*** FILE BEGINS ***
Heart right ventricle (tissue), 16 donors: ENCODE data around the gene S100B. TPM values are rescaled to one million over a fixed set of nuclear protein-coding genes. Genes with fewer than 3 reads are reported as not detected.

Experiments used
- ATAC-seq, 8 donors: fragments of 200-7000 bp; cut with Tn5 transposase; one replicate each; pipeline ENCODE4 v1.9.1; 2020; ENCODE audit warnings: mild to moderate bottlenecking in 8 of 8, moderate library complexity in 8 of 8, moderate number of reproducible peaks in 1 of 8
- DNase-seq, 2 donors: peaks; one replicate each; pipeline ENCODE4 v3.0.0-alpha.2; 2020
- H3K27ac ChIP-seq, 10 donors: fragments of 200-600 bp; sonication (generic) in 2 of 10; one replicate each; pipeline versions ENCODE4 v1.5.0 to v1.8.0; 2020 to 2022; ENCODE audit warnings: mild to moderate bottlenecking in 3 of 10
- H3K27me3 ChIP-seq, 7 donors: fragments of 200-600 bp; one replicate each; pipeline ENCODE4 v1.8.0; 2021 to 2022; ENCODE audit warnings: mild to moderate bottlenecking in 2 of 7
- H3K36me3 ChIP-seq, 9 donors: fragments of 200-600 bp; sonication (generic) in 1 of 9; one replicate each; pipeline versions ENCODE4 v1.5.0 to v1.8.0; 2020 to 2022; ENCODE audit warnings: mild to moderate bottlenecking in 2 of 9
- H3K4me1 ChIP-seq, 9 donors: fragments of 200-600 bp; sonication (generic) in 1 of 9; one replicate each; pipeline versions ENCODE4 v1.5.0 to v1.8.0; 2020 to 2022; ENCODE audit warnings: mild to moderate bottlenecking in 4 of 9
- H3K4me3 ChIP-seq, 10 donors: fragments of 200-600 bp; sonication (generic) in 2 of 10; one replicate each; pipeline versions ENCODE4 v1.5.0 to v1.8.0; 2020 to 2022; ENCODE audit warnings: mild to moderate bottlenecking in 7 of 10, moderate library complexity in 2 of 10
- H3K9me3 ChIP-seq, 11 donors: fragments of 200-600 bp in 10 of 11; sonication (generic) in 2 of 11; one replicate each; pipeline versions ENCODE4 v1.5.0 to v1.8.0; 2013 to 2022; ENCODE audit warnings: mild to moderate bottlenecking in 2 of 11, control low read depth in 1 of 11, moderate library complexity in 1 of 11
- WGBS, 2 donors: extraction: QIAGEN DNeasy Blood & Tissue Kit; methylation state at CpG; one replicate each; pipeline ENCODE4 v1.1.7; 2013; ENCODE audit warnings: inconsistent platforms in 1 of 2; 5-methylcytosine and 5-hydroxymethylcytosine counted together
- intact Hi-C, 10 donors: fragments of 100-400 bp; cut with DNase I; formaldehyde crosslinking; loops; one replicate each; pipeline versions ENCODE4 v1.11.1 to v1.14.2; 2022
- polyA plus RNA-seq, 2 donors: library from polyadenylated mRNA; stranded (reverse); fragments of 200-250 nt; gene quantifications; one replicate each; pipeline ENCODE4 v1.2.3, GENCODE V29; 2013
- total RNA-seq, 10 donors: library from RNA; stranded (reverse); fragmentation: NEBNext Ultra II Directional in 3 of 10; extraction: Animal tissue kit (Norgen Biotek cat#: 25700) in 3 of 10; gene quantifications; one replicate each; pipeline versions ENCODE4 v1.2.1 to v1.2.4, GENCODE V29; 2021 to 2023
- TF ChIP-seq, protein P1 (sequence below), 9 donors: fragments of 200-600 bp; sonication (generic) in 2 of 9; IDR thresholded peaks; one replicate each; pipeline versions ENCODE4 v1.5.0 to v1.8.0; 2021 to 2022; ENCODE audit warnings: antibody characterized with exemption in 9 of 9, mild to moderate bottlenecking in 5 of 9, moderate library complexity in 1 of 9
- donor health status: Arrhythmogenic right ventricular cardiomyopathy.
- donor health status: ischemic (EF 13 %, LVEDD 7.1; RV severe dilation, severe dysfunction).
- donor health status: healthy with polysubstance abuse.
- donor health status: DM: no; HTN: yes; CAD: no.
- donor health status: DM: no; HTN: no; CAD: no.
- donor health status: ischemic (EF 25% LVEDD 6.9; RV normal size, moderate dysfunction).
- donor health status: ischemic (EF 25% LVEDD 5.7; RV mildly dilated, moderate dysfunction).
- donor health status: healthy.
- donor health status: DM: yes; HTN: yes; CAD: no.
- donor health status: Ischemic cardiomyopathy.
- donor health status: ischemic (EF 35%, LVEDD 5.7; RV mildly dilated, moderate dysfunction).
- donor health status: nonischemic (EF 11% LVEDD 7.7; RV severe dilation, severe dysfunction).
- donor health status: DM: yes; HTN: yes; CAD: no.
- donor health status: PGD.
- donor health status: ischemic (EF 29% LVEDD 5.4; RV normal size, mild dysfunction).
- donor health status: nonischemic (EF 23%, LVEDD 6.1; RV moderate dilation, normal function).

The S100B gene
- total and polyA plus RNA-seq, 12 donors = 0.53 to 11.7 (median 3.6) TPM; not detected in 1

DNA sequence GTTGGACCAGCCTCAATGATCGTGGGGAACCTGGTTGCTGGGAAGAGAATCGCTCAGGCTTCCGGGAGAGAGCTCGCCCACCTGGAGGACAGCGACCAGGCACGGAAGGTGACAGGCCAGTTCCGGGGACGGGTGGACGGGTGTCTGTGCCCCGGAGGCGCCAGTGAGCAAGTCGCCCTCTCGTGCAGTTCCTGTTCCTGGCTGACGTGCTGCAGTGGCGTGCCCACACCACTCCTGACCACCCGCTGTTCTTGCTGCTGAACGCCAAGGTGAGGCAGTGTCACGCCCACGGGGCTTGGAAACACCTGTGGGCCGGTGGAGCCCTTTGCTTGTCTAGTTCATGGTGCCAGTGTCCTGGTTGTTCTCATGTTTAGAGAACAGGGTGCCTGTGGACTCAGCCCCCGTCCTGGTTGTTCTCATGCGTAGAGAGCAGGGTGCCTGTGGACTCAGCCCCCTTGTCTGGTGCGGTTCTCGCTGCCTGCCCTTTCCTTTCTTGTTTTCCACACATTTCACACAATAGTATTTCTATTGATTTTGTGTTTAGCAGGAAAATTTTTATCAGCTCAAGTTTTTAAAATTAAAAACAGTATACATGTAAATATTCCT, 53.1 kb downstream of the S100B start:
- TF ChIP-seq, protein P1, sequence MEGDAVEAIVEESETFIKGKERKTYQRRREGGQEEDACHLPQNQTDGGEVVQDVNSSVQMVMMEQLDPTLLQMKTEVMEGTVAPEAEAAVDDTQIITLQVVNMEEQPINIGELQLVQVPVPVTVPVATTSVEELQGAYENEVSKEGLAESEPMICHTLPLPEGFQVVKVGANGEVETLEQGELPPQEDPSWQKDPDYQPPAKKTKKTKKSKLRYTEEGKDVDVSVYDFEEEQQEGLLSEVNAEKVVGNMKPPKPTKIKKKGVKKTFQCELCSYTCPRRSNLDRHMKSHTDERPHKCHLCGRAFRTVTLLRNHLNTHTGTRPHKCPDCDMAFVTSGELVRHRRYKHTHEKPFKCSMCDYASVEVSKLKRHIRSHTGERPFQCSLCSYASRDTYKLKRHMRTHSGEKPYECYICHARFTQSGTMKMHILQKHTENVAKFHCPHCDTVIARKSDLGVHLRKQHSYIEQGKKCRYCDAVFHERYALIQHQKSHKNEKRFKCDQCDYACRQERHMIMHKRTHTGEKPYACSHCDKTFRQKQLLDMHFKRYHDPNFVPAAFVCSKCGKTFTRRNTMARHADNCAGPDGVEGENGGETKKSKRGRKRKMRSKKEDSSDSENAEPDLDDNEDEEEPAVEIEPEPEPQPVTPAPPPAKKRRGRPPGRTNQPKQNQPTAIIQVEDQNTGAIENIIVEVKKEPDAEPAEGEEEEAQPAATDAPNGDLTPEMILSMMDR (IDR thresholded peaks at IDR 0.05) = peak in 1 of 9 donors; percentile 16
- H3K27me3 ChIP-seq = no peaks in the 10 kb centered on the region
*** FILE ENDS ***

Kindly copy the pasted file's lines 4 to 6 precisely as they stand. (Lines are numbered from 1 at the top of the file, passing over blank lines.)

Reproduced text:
- DNase-seq, 2 donors: peaks; one replicate each; pipeline ENCODE4 v3.0.0-alpha.2; 2020
- H3K27ac ChIP-seq, 10 donors: fragments of 200-600 bp; sonication (generic) in 2 of 10; one replicate each; pipeline versions ENCODE4 v1.5.0 to v1.8.0; 2020 to 2022; ENCODE audit warnings: mild to moderate bottlenecking in 3 of 10
- H3K27me3 ChIP-seq, 7 donors: fragments of 200-600 bp; one replicate each; pipeline ENCODE4 v1.8.0; 2021 to 2022; ENCODE audit warnings: mild to moderate bottlenecking in 2 of 7